JTR  Vol.9 No.3 , September 2021
Pediatric Pancreatic Lymphadenitis Tuberculosis Causing Inferior Vena Cava Thrombosis in Syria
Abstract: Background: Pancreatic tuberculosis (TB) is very rare, mostly due to the antibacterial effects of the pancreatic enzymes. The association of thrombosis and tuberculosis has been reported but that of inferior vena cava (IVC) thrombosis and pancreatic tuberculosis is extremely rare and has only been reported once. Case presentation: A case of pancreatic Tuberculosis and IVC thrombosis presented with constitutional symptoms. Ultrasonography and computerized tomography showed a lesion in the head of the pancreas and a large lymph mass. Magnetic resonance imaging (MRI) of (IVC) showed thrombosis in the IVC. Histological examination revealed necrotizing granulomas after a laparotomy. The patient received antituberculosis chemotherapy and low molecular weight heparin. Conclusion: Pancreatic TB is a challenge to diagnose especially in Resource-poor countries, which might lead to delay in treatment and worse complications.

1. Introduction

Tuberculosis is a widespread disease, which is encountered in developing countries that still hold a great burden on public health. Pancreatic and peripancreatic TB is an exceedingly uncommon disease [1], but recently there is an increase in reports of pancreatic TB presenting as a hypoechoic mass on ultrasonography and imaging mimicking malignancy [2].

The exact pathogenesis is not proved yet but theories include Milliary TB, Hematogenous spread from the lungs, or in rare occasions from direct spread from neighboring lymph nodes [2]. The clinical presentation varies widely as there are no specific findings to point at the diagnosis [2]. Most cases are diagnosed after tissue biopsy or exploratory laparotomy, which makes the diagnosis even more challenging in resource-poor hospitals like in Syria.

The association of Tb and thrombosis of inferior vena cava (IVC) is extremely rare and has been only reported once [3]. Here we present a case of Pancreatic TB with IVC diagnosed after a laparotomy.

2. Case Presentation

A 9-year-old boy without significant history was admitted to the pediatric hospital for fatigue, weakness, unmeasured weight loss, night sweats, loss of appetite, generalized abdominal pain, and vomiting. Physical examination revealed a pale jaundiced child, and swollen occipital, submandibular and inguinal lymph nodes which move easily, there was also abdominal distension and 39.5C fever.

The laboratory test detected low mean corpuscular volume (MCV) anemia with hemoglobin: 7.4 g/dl, WBC count of 19,000/mm3 with 78% of the cells being mature neutrophils, chronic reactive protein (CRP) was 99.5 mg/l. Liver enzymes were: Gamma Glutamyl Transpeptidase (GGT) 1104 U/L, Aspartate Aminotransferase (AST) 262.9 U/L, and Alanine Aminotransferase (ALT) 314.0 U/L. Total Bilirubin (TB) 3.2 mg/dl and Direct Bilirubin (DB) 2.5 mg/dl. Tuberculin skin test (Mantoux tuberculin test) was negative.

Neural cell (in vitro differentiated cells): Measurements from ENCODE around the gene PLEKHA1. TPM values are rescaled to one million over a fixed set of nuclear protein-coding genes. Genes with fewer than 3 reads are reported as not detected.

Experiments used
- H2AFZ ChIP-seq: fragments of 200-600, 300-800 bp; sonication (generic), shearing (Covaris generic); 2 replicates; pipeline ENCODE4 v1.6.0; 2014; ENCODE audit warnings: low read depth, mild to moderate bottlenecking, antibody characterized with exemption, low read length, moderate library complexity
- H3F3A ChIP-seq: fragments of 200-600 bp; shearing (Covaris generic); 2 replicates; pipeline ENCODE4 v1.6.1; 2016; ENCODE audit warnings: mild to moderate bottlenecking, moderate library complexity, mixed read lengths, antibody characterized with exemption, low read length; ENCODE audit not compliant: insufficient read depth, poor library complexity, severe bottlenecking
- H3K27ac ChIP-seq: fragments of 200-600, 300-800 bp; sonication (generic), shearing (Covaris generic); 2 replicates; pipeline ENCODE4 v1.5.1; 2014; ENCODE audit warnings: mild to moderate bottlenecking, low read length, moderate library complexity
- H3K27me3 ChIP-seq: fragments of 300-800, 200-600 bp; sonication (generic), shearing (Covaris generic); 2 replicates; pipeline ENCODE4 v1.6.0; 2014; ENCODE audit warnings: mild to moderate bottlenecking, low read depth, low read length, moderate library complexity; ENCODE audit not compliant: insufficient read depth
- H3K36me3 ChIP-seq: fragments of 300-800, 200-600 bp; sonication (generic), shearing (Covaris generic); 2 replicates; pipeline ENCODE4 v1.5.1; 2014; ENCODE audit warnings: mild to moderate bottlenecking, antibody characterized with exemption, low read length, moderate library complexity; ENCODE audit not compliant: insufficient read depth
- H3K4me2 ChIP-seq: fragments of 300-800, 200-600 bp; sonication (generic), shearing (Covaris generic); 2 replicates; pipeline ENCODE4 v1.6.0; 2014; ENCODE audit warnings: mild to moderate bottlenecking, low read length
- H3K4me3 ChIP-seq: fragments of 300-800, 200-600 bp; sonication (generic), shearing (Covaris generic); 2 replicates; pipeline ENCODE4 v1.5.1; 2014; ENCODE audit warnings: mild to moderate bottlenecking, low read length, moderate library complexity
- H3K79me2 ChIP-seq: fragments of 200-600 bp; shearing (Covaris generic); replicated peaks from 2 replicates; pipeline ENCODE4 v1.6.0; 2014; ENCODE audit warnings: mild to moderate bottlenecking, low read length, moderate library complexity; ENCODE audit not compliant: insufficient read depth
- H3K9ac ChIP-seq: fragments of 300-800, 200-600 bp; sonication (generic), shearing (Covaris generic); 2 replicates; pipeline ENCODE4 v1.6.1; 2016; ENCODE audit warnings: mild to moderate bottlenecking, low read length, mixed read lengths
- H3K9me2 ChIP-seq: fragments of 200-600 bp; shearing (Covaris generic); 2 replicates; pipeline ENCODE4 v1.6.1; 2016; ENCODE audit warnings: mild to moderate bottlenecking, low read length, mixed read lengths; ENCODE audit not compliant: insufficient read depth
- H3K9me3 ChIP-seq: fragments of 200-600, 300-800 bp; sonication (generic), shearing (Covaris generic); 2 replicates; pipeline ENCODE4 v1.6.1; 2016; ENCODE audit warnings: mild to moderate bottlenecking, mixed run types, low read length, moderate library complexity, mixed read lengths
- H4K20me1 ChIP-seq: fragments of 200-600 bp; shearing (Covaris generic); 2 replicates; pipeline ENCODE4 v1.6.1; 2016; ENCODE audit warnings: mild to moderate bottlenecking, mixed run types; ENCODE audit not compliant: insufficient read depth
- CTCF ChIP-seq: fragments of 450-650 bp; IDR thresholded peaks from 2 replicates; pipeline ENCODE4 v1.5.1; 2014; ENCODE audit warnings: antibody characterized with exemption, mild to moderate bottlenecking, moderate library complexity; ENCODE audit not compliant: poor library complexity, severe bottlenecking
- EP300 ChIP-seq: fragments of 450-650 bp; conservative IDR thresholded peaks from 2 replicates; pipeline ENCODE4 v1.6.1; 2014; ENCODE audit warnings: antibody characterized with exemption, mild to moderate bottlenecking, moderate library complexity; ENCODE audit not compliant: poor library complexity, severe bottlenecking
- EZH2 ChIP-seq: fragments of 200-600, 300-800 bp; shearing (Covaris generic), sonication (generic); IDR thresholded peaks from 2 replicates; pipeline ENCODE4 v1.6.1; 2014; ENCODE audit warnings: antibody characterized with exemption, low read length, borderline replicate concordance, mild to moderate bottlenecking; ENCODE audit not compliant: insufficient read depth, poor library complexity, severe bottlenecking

Labs are summarized in (Table 1).

Abdominal ultrasound revealed bile duct expansion of 5 cm at the hepatic hilum, hypo-echoic and heterogeneous mass measuring 5 cm in the head of the pancreas, and pancreatic duct measuring 2.5 mm with a large amount of fluid in the pelvis, lymph nodes enlargement at the hepatic hilum measuring 3 cm.

The patient underwent computed tomography of the abdomen, which revealed signs of thrombosis in (IVC) (Figure 1). Moreover, magnetic resonance imaging (MRI) of the abdomen showed a large lymph mass surrounding the superior mesenteric artery extending to the liver hilum and pancreatic head (Figure 2), next

Table 1. Summarize the patient’s labs.

Figure 1. CT scan of the abdomen shows signs of thrombosis in the IVC.

Figure 2. MRI of the abdomen shows a large lymph mass extending to the liver hilum and pancreatic head.

Figure 3. MR angiography of the IVC shows thrombosis in the IVC starts above the renal vein and down to the pelvis.

we did magnetic resonance angiography of inferior vena cava (IVC) which showed thrombosis in the IVC starting above renal vein and down to the pelvis (Figure 3).

Due to the lack of resources, we couldn’t do CT guided biopsy, so the patient underwent an exploratory laparotomy and we took biopsies from the head, the body of the pancreas, and mesenteric lymph nodes. Microscopically, there were necrotizing granulomas consistent with TB in the body of the pancreas, nonspecific pancreatitis, and granulomatous lymphadenitis compatible with TB in mesenteric lymph nodes. TB treatment was started in addition to low molecular weight heparin (Clexane). The patient was discharged safely on anti TB medications for six months with follow-up in the clinic, unfortunately, due to the ongoing crisis in Syria back then we lost the follow-up with the patient.